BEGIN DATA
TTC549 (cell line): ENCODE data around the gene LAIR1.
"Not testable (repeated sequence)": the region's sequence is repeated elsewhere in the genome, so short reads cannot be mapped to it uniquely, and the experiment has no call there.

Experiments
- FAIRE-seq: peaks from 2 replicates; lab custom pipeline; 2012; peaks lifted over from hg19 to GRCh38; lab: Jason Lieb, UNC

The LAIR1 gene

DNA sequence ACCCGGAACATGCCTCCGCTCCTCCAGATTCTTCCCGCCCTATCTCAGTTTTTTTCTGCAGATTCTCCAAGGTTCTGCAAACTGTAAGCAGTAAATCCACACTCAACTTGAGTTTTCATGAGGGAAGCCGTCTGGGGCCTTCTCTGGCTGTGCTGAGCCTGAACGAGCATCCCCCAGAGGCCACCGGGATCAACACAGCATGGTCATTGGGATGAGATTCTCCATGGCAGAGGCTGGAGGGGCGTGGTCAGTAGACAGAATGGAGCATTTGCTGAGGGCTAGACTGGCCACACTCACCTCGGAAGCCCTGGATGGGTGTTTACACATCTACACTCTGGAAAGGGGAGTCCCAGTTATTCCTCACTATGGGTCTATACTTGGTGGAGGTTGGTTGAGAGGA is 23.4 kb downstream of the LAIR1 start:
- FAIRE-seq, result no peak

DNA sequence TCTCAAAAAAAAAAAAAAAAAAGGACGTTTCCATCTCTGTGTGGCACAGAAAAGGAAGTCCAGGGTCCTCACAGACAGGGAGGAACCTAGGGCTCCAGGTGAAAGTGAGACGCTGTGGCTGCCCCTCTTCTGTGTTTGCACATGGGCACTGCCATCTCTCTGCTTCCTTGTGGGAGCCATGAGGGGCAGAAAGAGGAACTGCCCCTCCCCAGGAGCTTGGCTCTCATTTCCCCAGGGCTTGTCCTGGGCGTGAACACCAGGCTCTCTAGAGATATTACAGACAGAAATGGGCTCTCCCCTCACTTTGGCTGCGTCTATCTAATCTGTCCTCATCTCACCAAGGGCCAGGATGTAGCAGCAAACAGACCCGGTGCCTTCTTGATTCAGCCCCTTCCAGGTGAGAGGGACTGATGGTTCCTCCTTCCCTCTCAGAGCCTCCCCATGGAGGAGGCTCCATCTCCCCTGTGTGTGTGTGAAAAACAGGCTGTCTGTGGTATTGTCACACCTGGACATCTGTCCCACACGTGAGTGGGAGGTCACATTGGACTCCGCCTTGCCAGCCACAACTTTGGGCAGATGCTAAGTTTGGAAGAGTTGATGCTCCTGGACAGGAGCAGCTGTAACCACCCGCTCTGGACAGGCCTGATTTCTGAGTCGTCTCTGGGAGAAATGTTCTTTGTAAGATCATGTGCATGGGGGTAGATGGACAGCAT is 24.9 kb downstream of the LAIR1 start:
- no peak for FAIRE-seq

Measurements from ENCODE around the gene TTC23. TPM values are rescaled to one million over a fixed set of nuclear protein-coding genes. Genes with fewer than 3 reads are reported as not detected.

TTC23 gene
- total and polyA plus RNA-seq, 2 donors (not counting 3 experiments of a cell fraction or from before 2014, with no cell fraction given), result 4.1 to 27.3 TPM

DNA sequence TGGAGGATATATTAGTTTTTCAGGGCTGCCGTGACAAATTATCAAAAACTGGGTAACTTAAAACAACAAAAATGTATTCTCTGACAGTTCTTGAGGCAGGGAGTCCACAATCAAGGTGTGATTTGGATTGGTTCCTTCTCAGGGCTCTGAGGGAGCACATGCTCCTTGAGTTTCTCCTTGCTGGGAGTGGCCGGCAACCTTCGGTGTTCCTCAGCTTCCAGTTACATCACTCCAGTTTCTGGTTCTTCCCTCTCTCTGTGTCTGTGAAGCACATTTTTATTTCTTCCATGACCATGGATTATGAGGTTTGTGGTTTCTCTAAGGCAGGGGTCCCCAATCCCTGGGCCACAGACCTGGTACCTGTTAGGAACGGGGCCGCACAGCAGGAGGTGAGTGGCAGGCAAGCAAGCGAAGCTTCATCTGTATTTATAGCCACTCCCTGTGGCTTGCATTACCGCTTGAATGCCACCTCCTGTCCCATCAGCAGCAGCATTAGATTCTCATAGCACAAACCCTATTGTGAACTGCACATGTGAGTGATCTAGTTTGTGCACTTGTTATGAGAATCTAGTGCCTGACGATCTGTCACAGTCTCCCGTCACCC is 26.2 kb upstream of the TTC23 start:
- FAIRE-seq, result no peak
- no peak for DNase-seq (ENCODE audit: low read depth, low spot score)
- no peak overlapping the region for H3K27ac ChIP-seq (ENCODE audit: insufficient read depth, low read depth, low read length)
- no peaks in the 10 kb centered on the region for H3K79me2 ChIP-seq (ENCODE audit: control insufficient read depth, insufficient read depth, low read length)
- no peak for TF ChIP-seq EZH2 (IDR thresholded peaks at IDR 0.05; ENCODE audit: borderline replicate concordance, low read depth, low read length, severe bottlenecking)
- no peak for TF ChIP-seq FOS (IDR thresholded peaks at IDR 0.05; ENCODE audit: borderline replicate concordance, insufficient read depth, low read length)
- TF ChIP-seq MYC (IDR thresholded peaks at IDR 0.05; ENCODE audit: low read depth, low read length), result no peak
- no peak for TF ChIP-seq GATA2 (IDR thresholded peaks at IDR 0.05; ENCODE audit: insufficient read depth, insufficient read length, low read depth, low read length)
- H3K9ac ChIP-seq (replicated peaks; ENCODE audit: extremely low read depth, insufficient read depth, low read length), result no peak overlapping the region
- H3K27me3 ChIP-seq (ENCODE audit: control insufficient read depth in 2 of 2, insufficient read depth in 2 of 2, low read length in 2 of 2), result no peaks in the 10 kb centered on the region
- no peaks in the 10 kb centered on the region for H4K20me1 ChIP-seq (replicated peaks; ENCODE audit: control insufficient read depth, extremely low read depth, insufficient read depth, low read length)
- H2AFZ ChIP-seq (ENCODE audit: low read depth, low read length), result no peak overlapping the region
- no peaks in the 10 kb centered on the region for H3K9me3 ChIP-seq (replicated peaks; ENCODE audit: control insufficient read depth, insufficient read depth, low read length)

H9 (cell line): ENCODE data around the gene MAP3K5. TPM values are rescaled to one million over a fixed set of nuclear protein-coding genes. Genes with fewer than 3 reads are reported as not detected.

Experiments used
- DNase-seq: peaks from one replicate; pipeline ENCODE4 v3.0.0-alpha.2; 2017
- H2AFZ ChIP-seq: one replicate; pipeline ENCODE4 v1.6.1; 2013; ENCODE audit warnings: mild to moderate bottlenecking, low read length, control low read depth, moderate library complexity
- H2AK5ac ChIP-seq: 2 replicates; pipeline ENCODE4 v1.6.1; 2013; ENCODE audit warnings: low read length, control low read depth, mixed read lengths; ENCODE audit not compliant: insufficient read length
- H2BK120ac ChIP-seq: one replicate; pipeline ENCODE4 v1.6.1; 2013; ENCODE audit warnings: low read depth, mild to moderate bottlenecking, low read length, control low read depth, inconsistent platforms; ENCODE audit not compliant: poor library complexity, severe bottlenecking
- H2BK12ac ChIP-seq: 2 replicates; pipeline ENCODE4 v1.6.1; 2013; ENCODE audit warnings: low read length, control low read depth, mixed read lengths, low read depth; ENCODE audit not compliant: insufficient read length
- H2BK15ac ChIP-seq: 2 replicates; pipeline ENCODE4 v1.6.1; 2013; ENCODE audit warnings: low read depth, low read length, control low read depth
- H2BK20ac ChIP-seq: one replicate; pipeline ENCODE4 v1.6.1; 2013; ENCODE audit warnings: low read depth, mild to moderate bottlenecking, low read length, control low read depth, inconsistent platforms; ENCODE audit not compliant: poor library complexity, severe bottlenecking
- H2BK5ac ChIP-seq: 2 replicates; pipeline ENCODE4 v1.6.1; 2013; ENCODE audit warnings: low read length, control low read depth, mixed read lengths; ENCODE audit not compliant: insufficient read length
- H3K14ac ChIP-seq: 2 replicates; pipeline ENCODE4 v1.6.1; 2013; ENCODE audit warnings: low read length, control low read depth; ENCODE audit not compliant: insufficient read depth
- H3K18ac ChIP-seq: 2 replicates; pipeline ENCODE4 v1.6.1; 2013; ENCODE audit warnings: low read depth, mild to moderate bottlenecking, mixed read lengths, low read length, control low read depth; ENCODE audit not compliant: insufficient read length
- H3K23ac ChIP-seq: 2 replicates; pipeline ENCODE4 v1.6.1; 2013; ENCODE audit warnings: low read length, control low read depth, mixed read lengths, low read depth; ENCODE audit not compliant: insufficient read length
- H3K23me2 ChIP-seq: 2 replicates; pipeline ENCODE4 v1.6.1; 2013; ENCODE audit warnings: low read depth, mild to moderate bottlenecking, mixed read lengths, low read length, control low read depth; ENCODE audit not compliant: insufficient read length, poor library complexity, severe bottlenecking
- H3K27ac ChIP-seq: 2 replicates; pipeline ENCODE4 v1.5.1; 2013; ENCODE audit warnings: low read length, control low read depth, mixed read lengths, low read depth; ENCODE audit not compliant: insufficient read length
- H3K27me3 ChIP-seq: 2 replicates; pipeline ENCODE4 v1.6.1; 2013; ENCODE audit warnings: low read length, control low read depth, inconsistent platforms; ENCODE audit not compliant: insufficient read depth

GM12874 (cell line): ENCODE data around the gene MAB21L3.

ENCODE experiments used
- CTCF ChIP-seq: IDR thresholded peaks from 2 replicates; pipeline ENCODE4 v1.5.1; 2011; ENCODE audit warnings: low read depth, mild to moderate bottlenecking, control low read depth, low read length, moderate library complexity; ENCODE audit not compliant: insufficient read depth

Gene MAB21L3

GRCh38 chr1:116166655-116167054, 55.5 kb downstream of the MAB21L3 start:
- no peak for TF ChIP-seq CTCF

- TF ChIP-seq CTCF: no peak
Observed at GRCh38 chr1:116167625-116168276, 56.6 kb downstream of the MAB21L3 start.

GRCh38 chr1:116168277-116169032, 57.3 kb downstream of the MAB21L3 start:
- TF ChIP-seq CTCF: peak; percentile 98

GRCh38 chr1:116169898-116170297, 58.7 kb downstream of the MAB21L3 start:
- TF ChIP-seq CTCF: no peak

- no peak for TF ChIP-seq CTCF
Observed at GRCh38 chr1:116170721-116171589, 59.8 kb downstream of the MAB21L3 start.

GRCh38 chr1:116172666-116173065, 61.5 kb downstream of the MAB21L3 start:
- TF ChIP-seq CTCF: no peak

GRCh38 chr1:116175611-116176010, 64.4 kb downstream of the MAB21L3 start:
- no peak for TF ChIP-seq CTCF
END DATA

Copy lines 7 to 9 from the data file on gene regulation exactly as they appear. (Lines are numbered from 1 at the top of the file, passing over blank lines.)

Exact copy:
- FAIRE-seq, result no peak

DNA sequence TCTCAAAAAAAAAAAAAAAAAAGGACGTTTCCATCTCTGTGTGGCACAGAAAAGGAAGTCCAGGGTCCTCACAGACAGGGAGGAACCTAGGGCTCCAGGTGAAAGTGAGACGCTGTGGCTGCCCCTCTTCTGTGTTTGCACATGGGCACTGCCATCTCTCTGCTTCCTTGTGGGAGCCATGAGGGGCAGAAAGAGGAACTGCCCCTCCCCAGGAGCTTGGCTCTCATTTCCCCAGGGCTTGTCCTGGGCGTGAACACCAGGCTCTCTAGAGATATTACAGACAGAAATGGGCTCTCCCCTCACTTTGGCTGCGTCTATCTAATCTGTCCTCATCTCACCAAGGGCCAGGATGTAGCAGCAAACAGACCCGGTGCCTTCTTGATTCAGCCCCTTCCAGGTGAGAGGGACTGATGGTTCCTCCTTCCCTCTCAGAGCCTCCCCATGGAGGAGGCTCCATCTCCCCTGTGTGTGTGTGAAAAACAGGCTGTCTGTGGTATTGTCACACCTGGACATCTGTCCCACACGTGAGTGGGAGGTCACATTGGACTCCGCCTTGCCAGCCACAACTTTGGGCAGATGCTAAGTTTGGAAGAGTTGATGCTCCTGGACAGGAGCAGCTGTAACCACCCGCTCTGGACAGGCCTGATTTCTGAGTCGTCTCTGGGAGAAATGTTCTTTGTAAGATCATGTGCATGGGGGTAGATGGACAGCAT is 24.9 kb downstream of the LAIR1 start:
- no peak for FAIRE-seq